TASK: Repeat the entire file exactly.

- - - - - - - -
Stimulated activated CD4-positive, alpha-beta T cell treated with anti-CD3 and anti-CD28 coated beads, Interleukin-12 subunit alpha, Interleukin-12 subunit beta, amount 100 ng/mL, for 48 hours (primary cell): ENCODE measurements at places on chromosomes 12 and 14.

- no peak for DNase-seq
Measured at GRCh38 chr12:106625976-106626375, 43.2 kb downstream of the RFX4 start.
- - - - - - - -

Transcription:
Stimulated activated CD4-positive, alpha-beta T cell treated with anti-CD3 and anti-CD28 coated beads, Interleukin-12 subunit alpha, Interleukin-12 subunit beta, amount 100 ng/mL, for 48 hours (primary cell): ENCODE measurements at places on chromosomes 12 and 14.

- no peak for DNase-seq
Measured at GRCh38 chr12:106625976-106626375, 43.2 kb downstream of the RFX4 start.